For one thing, nearly all of its money comes from people other than Trump. In tax records, the last gift from Trump was in 2008. Since then, all of the donations have been other people’s money — an arrangement that experts say is almost unheard of for a family foundation.

Trump then takes that money and generally does with it as he pleases. In many cases, he passes it on to other charities, which often are under the impression that it is Trump’s own money.

In two cases, he has used money from his charity to buy himself a gift. In one of those cases — not previously reported — Trump spent $20,000 of money earmarked for charitable purposes to buy a six-foot-tall painting of himself.

Money from the Trump Foundation has also been used for political purposes, which is against the law. The Washington Post reported this month that Trump paid a penalty this year to the Internal Revenue Service for a 2013 donation in which the foundation gave $25,000 to a campaign group affiliated with Florida Attorney General Pamela Bondi (R).

[…]

Experts on charity said they had rarely seen anything like it.

“Our common understanding of charity is you give something of yourself to help somebody else. It’s not something that you raise money from one side to spend it on the other,” said Leslie Lenkowsky, the former head of the Corporation for National and Community Service, and a professor studying philanthropy at Indiana University.

By that definition, was Trump engaging in charity?

No, Lenkowsky said.

“It’s a deal,” he said, an arrangement worked out for maximum benefit at minimum sacrifice.

However, a Clinton Foundation donor once asked for a favor and was turned down so really Both Sides Do It.

Hell Exists On Earth? Yes. I Won’t Live In It.

[ 101 ] September 13, 2016 |

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“A New York Times columnist has a quickie book that should make a nice decoration to our remainder tables in November. Its bold, provocative, and proactive thesis is that Both Sides Do It Even When One Of The Sides Is Donald J. Trump.” “Can we try to sell a few copies of the thing first?” “Well, we can have an event.” “OK, but we need someone who won’t bring any more knowledge or content to the discussion than the interviewee.” “I’ve got it!”


Maureen Dowd in Conversation With Frank Bruni

Maureen Dowd
Author Event (Current Affairs)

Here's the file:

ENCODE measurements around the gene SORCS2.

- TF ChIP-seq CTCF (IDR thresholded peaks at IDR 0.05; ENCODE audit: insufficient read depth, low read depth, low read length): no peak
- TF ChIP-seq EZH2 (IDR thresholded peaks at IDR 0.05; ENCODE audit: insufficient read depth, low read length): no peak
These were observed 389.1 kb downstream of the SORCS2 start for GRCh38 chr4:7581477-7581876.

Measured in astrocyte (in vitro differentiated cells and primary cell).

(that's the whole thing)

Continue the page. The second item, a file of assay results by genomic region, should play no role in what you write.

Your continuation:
Thursday September 15, 2016 7:00 PM Following a discussion with acclaimed journalist and bestselling author Frank Bruni, Ms. Dowd with sign copies of her new book The Year of Voting Dangerously: The Derangement of American Politics.

If you see a Barnes & Noble flying overhead in Manhattan on Thursday, this is presumably because it levitated in the strength of the sheer vapidity within.

World of Breitbart

[ 319 ] September 13, 2016 |

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Ta-Nehisi Coates on the ridiculous “deplorables” controversy is absolutely devastating:

Hillary Clinton made a claim—half of Donald Trump’s supporters are motivated by some form of bigotry. “The racist, sexist, homophobic, xenophobic, Islamophobic—you name it,” she said. “And unfortunately, there are people like that, and he has lifted them up.” Clinton went on to claim that there is another half—people disappointed in the government and economy who are desperate for change. The second part of this claim received very little attention, simply because much of media could not make its way past the first half. The resultant uproar challenges the idea that Breitbart lost.

Indeed, what Breitbart understood, what his spiritual heir Donald Trump has banked on, what Hillary Clinton’s recent pillorying has clarified, is that white grievance, no matter how ill-founded, can never be humiliating nor disqualifying. On the contrary, it is a right to be respected at every level of American society from the beer-hall to the penthouse to the newsroom.

[…]

The media’s criticism of Clinton’s claim has been matched in vehemence only by their allergy to exploring it. “Candidates should not be sociologists,” glibly asserted David Brooks on Meet The Press. I’m not sure why not, but certainly journalists who broadcast their opinions to the nation should have to evince something more than a superficial curiosity. It is easy enough to look into Clinton’s claim and verify it or falsify it. The numbers are all around us. And the story need not end there. A curious journalist might ask what those numbers mean, or even push further, and ask what it means that the ranks of the Democratic Party are not totally free of their own deplorables.